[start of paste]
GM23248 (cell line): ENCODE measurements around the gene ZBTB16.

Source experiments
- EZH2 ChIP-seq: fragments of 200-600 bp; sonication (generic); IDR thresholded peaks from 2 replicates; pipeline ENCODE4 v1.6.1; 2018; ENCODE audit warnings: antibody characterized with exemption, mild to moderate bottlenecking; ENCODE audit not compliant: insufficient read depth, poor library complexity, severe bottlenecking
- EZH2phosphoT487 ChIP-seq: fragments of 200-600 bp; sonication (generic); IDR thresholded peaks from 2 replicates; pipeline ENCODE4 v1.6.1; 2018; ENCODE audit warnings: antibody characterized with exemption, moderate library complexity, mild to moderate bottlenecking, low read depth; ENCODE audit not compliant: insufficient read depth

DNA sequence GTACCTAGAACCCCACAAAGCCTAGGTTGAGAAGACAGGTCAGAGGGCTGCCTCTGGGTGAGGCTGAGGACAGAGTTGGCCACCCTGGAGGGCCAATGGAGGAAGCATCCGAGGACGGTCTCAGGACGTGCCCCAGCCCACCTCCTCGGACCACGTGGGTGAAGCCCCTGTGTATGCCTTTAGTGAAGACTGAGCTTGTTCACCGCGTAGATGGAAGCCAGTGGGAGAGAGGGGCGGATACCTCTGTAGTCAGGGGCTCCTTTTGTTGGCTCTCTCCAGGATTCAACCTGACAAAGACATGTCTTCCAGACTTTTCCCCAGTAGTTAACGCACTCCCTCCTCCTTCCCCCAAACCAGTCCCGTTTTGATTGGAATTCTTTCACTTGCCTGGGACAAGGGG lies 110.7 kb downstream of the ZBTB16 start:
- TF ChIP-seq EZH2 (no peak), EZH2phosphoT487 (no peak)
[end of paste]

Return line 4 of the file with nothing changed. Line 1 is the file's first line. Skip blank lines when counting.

- EZH2phosphoT487 ChIP-seq: fragments of 200-600 bp; sonication (generic); IDR thresholded peaks from 2 replicates; pipeline ENCODE4 v1.6.1; 2018; ENCODE audit warnings: antibody characterized with exemption, moderate library complexity, mild to moderate bottlenecking, low read depth; ENCODE audit not compliant: insufficient read depth